Recognising and managing tourette syndrome

Tourette syndrome is a neurological disorder in which your child may have a variety of physical and/or verbal “tics”. Tics can range from eye blinking, sniffing, and grunting, to the more serious jumping and cursing. More boys than girls suffer from Tourette syndrome. Kids with Tourette syndrome may also suffer from ADHD (attention deficit hyperactivity disorder), OCD (obsessive-compulsive disorder), depression and anxiety.

What causes it?

Doctors aren’t really sure what causes Tourette syndrome, but they believe it might have to do with a combination of genetic and environmental factors. Some researchers believe that brain abnormalities and infections may also play a role. Although some children appear to outgrow Tourette syndrome, the disorder is thought to be always present.

Is it serious?

Tourette syndrome is rarely serious, but it can be embarrassing and extremely frustrating for your child.

Can I prevent it?

While you can’t prevent Tourette syndrome, you can help your child develop strategies to manage the disorder.

How do I know if my child has Tourette syndrome?

Kids with Tourette syndrome display a variety of verbal and physical tics ranging from what are called simple tics to complex tics. Simple tics include blinking, shrugging, head jerking, eye darting, finger flexing, sticking the tongue out, barking grunting, hiccupping, yelling, and throat clearing. Complex tics include touching and smelling things or people, hopping, jumping, arm flapping, obscene gestures, repeating words or phrases, using different voices, and verbalising obscenities.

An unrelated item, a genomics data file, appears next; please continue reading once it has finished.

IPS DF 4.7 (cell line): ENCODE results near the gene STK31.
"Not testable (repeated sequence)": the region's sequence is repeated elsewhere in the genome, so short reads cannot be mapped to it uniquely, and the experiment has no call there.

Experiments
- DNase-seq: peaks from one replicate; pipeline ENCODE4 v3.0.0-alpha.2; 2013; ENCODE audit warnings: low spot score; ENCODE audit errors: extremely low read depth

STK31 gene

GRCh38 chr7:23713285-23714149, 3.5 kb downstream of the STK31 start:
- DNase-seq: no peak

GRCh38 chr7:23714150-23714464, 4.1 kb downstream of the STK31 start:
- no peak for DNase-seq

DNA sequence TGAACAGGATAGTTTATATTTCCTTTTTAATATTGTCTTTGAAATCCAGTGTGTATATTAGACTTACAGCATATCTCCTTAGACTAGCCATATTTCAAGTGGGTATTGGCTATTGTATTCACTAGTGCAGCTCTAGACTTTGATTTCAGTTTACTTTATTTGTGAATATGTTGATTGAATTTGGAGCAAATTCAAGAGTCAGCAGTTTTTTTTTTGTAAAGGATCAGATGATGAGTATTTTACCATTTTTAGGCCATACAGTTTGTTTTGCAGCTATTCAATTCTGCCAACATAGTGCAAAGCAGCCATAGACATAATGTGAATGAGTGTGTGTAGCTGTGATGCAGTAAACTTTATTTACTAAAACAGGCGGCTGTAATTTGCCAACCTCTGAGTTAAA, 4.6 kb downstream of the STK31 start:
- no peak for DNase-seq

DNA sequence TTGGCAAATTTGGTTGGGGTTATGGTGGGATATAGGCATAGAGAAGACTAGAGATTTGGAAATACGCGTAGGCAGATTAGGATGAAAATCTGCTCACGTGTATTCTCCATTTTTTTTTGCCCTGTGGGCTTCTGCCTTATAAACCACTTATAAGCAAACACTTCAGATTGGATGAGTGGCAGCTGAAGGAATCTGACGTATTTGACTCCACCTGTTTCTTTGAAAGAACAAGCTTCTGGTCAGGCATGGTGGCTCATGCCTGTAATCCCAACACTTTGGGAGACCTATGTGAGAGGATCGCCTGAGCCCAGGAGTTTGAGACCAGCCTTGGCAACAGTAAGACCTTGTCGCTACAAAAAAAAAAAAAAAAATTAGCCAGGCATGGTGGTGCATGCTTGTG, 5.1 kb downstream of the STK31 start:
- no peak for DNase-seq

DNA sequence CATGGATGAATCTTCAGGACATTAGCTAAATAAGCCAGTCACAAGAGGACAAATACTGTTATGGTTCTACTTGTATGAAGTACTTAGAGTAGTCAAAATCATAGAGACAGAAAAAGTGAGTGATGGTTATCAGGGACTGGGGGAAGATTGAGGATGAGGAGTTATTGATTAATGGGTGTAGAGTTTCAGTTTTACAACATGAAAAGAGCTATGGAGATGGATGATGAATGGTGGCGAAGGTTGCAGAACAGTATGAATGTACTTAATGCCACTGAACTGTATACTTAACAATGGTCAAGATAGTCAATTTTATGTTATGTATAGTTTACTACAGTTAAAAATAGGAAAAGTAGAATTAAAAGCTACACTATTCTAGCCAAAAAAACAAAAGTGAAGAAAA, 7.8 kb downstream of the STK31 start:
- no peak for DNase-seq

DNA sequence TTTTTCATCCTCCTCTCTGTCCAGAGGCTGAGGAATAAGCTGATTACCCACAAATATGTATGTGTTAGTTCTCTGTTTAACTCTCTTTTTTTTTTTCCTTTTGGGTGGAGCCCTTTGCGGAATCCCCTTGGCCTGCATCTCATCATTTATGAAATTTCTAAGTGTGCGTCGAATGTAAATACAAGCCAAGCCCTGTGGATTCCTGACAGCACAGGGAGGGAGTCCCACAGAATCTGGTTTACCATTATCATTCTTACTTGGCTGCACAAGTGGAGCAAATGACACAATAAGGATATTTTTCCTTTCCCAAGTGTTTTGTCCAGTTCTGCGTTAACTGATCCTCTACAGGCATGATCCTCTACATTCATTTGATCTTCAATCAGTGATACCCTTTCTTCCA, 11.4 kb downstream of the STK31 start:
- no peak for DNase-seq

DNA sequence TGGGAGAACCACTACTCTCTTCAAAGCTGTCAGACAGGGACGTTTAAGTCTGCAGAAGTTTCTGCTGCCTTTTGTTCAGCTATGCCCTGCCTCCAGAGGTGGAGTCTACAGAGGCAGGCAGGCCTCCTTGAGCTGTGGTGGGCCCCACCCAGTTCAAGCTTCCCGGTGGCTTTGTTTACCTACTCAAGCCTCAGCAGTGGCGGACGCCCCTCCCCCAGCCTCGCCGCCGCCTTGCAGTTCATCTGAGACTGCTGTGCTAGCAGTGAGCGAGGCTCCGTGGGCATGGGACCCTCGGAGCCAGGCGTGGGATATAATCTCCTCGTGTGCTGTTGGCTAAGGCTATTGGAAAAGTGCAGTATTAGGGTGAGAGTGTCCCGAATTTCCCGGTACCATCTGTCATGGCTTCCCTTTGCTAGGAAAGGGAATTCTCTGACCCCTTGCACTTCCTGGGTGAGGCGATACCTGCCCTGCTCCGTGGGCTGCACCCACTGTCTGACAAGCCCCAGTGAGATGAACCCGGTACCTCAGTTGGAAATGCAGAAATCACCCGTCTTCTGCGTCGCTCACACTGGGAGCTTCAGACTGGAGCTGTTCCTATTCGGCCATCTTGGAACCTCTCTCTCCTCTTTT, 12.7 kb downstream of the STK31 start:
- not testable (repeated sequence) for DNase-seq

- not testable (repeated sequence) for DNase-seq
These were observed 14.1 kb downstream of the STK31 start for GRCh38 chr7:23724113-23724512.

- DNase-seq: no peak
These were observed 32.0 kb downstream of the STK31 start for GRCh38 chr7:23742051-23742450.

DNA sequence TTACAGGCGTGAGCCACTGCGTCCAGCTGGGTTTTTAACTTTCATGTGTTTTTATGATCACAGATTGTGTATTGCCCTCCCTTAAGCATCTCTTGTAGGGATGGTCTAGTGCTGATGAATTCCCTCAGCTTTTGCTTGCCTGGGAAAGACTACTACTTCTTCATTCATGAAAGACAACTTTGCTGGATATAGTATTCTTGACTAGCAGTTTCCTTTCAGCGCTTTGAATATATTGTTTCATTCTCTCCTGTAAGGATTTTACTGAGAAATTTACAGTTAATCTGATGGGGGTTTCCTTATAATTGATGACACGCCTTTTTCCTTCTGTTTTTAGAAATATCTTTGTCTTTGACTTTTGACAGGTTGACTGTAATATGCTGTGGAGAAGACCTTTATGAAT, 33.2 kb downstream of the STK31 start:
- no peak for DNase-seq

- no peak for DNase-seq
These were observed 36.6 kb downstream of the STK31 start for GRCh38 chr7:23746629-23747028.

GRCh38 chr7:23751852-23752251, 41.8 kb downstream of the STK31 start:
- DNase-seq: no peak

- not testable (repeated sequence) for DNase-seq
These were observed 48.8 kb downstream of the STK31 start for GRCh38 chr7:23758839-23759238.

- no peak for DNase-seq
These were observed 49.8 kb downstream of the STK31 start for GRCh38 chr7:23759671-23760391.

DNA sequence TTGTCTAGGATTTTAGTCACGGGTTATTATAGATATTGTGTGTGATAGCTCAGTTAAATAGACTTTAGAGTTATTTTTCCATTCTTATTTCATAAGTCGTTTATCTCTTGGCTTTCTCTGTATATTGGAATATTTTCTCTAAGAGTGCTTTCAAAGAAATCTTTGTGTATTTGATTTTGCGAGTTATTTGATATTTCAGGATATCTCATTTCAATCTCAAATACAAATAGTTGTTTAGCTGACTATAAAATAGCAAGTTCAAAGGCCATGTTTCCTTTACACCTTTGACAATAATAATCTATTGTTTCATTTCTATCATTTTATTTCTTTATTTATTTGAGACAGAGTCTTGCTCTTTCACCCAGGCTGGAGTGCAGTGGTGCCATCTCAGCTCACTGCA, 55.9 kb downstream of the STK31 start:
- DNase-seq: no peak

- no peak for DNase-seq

How do I treat it?

Treatment for Tourette syndrome generally includes management strategies and medications. In some milder forms of Tourette syndrome, a child can restrain the tics long enough to get to a place where he can privately let them all out. Other children may need medications to help control the tics. Stress and anxiety may aggravate tics and many children have tics in their sleep, so it’s important to educate yourself as to what happens when your child has Tourette syndrome. Psychological treatment may be necessary to treat accompanying disorders. There has been some success with deep brain stimulation (DBS), a procedure during which an electrical probe is implanted into the section of the brain thought to cause Tourette syndrome.

Should I call the doctor?

Make an appointment with your child’s doctor if you believe he has Tourette syndrome.

What you need to know about Tourette syndrome

  • Tourette syndrome is a neurological condition characterised by physical and verbal tics.
  • Tourette syndrome can be managed with strategies and/or medication.
  • Children with Tourette syndrome can suffer from low-self esteem.

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